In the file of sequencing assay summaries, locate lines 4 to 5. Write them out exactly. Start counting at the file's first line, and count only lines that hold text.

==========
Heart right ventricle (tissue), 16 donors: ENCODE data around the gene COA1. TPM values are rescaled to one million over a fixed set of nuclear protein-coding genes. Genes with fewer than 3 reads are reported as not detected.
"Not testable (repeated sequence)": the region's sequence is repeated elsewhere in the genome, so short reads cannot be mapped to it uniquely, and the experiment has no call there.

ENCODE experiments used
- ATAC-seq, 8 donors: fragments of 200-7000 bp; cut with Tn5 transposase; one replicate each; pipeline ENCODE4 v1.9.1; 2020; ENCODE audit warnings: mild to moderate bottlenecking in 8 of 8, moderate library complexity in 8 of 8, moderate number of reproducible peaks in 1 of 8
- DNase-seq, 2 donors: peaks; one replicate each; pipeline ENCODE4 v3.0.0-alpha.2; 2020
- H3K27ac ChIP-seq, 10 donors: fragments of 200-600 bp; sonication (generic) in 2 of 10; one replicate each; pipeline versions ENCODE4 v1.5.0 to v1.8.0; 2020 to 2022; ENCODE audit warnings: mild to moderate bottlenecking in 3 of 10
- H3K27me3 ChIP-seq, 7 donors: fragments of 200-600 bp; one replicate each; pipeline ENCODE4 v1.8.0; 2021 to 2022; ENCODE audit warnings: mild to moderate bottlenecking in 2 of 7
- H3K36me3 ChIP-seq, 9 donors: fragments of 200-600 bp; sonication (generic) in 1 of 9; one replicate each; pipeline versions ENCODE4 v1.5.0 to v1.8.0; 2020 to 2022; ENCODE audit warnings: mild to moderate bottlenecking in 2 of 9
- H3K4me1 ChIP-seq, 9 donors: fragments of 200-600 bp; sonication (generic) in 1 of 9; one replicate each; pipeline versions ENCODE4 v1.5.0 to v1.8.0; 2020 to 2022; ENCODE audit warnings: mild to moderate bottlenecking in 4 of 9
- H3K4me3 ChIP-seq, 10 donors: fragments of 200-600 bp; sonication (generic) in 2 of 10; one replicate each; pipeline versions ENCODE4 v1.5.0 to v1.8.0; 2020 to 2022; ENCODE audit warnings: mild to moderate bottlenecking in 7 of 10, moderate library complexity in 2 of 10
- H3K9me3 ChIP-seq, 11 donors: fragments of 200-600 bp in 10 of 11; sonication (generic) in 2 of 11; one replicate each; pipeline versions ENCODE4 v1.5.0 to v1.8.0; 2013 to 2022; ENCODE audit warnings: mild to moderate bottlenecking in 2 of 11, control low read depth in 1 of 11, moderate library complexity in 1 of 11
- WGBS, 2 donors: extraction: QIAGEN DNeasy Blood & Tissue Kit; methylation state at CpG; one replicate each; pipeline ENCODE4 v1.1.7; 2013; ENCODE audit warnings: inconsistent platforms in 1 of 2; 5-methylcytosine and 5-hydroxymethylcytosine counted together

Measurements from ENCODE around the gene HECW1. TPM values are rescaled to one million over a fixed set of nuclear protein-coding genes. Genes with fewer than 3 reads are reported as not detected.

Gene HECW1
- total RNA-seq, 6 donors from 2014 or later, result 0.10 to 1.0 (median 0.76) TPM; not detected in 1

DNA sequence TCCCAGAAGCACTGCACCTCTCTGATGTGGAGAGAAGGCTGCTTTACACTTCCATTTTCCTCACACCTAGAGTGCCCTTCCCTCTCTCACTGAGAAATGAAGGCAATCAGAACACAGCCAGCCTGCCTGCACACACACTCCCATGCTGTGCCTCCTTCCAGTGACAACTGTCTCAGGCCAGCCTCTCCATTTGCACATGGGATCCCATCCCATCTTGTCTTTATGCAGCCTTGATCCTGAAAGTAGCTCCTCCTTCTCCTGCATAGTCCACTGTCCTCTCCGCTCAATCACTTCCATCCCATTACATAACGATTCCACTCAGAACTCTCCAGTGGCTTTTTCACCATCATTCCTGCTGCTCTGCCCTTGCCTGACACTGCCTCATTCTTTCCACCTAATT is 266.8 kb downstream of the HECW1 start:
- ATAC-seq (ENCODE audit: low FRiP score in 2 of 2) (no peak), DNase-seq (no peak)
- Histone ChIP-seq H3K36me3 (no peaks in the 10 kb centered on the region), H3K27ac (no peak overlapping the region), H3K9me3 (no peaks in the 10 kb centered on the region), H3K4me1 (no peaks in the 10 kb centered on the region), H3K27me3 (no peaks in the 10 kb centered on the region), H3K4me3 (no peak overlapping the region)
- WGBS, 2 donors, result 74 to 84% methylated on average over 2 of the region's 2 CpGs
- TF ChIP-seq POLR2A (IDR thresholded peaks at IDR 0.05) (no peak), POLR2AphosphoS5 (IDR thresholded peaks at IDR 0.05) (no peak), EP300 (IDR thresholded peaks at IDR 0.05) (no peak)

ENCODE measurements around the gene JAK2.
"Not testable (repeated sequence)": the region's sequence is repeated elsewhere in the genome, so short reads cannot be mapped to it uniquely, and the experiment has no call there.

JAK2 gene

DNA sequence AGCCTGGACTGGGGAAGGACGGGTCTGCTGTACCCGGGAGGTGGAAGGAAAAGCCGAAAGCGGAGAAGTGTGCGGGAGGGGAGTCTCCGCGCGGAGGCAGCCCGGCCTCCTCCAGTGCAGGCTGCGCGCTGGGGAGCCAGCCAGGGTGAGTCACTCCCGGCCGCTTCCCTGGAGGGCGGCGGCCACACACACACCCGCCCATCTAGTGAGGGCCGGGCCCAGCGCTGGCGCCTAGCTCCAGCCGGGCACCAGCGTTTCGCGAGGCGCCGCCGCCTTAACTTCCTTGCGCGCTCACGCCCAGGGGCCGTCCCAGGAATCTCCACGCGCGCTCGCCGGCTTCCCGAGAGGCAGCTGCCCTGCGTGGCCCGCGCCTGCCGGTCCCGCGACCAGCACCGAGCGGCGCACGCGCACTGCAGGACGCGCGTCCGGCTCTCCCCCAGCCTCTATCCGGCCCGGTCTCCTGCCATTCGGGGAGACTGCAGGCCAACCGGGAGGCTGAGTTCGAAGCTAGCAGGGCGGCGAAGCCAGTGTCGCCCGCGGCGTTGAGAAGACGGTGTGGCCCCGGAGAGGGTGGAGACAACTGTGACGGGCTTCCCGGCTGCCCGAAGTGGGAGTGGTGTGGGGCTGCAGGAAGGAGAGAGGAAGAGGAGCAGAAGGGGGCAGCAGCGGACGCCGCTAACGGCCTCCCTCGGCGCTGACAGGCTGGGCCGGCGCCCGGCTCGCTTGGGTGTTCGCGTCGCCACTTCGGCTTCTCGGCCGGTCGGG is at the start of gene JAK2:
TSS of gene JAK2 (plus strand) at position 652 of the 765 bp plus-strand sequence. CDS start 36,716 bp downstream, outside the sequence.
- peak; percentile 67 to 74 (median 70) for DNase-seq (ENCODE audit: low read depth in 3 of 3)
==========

- ATAC-seq, 8 donors: fragments of 200-7000 bp; cut with Tn5 transposase; one replicate each; pipeline ENCODE4 v1.9.1; 2020; ENCODE audit warnings: mild to moderate bottlenecking in 8 of 8, moderate library complexity in 8 of 8, moderate number of reproducible peaks in 1 of 8
- DNase-seq, 2 donors: peaks; one replicate each; pipeline ENCODE4 v3.0.0-alpha.2; 2020